Quantum mechanics has a dark energy problem.
When it comes to scientifically mysterious concepts that begin with the word “dark,” dark matter attracts most of the public attention. Dark energy, however, constitutes 68.3% of the mass of the universe compared to dark matter’s paltry 26.8% (and normal matter’s minuscule 4.9%). It is truly the more consequential of the two “dark” concepts.
Yet we’ll never likely be able to “catch” a particle of dark energy as scientists are striving to do with dark matter. That’s because dark energy is – most likely – just the energy inherent to space, itself, perhaps arising from Quantum foam, composed of virtual particles that flit in and out of existence. As Einstein reminds us, the energy delivered by these virtual particles briefly protruding into space has mass.
When astronomers attempt to measure dark energy’s density in space, they come up with roughly 10^−9 joules per cubic meter, a microscopic but influential amount. However, this observed value, known as the cosmological constant, isn’t remotely close to that which is predicted by the time-tested quantum field theory. As detailed in the textbook General Relativity: An Introduction for Physicists:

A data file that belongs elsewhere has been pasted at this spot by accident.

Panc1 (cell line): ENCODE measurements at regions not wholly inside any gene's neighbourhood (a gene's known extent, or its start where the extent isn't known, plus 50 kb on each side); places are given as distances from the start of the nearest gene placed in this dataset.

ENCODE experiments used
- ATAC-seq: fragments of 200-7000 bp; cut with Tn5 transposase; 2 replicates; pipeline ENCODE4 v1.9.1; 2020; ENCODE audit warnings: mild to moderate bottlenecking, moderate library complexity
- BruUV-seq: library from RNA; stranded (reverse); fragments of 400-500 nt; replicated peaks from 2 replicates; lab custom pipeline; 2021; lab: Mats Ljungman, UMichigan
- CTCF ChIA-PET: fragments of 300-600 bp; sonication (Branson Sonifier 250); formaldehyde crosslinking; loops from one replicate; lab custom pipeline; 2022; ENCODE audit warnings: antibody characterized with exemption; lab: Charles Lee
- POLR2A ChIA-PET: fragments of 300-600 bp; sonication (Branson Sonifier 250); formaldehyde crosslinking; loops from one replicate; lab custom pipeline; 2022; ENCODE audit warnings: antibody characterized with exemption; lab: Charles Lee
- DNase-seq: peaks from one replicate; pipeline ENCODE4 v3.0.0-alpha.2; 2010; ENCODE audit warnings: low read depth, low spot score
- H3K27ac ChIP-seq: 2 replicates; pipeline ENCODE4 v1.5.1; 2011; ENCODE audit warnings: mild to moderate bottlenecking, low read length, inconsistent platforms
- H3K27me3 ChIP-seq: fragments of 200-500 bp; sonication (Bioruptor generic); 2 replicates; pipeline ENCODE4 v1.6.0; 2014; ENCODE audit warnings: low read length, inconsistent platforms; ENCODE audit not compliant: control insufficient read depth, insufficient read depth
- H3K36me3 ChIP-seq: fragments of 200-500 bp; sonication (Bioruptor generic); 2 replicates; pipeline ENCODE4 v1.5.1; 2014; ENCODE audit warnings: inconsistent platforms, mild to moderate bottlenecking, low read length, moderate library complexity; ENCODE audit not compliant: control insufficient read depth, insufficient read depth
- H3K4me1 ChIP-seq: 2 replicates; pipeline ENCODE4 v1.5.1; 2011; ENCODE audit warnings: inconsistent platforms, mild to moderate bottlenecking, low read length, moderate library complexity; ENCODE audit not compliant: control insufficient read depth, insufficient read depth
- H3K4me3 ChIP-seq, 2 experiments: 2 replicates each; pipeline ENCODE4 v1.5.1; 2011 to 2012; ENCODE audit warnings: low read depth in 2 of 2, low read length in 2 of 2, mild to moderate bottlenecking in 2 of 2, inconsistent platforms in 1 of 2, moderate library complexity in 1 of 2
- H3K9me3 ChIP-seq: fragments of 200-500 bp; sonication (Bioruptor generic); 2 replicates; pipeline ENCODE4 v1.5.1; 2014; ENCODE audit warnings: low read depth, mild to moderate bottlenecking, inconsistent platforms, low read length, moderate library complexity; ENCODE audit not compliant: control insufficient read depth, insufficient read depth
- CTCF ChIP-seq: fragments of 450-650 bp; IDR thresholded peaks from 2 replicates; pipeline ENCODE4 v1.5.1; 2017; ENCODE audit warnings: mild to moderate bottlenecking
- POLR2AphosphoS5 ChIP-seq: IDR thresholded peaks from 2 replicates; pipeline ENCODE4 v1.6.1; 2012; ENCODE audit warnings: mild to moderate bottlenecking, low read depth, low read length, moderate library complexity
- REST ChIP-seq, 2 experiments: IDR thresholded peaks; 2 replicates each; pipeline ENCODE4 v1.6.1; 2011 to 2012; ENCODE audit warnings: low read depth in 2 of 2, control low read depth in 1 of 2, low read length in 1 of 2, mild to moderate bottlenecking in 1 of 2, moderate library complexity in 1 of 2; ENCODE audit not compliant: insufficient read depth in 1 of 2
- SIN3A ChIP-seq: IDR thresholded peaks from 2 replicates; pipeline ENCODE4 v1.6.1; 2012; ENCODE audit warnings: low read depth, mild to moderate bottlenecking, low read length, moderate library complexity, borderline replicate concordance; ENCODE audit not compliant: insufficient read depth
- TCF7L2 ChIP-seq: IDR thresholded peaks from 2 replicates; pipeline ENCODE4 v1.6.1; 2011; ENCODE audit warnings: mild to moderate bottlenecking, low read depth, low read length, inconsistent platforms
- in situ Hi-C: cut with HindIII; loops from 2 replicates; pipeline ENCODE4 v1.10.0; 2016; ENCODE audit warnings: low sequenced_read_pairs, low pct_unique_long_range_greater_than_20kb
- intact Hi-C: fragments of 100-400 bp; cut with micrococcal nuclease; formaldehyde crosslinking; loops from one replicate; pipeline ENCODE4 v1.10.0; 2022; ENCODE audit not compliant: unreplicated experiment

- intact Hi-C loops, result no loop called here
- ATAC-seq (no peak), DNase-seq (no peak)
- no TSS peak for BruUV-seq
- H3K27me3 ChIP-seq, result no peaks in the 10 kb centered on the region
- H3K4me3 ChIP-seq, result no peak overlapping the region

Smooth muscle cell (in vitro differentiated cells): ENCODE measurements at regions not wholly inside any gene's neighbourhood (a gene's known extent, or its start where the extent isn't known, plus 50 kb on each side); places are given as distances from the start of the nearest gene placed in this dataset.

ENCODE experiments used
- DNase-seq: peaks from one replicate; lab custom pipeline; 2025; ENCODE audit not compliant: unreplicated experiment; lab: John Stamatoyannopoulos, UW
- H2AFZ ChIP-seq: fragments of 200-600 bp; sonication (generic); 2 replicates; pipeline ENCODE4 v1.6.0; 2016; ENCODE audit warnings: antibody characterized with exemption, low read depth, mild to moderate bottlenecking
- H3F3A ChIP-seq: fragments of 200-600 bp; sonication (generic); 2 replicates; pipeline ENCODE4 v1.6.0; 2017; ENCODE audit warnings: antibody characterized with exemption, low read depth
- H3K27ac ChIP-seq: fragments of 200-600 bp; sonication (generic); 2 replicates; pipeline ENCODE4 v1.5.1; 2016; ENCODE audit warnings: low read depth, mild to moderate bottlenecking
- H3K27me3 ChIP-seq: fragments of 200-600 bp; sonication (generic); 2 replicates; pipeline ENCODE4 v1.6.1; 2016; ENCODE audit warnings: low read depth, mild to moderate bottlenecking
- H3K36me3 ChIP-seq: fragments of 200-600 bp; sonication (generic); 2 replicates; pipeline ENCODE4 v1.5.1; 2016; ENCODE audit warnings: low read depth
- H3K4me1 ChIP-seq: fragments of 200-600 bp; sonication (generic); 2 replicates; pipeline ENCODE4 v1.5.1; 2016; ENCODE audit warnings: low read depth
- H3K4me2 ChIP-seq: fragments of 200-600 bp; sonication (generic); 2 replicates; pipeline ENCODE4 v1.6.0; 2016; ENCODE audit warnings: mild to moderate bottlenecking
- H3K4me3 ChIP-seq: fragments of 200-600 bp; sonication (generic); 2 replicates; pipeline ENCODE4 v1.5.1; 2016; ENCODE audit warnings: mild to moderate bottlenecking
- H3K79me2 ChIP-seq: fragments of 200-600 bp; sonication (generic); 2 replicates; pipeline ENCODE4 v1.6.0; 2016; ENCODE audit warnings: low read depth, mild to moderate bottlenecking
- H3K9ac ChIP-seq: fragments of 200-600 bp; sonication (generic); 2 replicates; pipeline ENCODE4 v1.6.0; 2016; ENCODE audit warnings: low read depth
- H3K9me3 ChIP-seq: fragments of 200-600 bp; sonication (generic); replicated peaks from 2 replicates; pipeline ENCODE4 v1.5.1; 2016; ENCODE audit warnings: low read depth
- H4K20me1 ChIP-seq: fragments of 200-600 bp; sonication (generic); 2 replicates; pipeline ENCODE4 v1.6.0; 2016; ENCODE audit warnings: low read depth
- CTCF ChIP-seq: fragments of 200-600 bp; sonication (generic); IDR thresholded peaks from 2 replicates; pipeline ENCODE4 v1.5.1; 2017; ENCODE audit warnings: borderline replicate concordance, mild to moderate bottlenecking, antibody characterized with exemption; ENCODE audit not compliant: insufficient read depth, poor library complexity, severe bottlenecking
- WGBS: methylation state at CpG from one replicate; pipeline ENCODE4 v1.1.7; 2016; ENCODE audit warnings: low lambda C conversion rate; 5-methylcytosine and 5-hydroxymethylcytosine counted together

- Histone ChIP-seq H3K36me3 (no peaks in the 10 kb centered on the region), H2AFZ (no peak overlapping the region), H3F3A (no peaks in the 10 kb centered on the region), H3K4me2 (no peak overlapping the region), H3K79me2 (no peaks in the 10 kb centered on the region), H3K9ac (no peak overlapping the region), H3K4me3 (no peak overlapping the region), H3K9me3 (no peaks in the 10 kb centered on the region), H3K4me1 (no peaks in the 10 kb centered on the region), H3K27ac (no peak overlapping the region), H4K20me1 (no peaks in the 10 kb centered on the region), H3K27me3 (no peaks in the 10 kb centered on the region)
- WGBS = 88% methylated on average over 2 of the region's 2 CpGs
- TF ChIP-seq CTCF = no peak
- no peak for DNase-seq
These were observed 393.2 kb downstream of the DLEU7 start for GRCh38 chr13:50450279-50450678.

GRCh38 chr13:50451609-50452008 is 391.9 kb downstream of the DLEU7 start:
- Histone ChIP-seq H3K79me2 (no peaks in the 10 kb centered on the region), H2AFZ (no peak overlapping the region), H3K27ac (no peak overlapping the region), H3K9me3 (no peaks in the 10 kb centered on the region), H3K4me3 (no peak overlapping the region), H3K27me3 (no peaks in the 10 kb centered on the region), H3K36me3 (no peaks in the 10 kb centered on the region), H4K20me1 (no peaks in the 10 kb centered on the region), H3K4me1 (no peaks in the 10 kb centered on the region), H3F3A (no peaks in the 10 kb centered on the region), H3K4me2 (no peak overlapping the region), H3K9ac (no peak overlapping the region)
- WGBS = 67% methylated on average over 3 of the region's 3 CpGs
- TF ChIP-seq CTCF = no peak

“The simplest calculation involves summing the quantum mechanical zero-point energies of all the fields known in Nature. This gives an answer about 120 orders of magnitude higher than the upper limits… set by cosmological observations. This is probably the worst theoretical prediction in the history of physics! Nobody knows how to make sense of this result. Some physics mechanism must exist that makes the cosmological constant very small.”
Either that, or quantum physicists’ understanding of fields, and by extension, the entire universe, is fundamentally flawed! This seems unlikely, however, as boatloads of observational evidence supports current theories. And so, quantum physicists are in a bit of a pickle. Making slight tweaks to theoretical estimates narrows the ginormous gap considerably, but our best theories from quantum mechanics still overestimate the influence of dark energy by sixty orders of magnitude.
“Yes, we’re clueless,” astrophysicist Neil deGrasse Tyson admitted in his recent book Astrophysics for People in a Hurry. “But it’s not abject cluelessness. Dark energy is not adrift, with nary a theory to anchor it. Dark energy inhabits one of the safest harbors we can imagine: Einstein’s equations of general relativity.”
The observed energy density of empty space fits wonderfully within the standard model of Big Bang cosmology, which satisfyingly accounts for the cosmic microwave background, the abundance of basic elements, and the acceleration of the expansion of the universe. At the core of the standard model lies general relativity, one of the most successful theories ever devised. So in the battle of dark energy vs. quantum mechanics, dark energy unquestionably has the upper hand.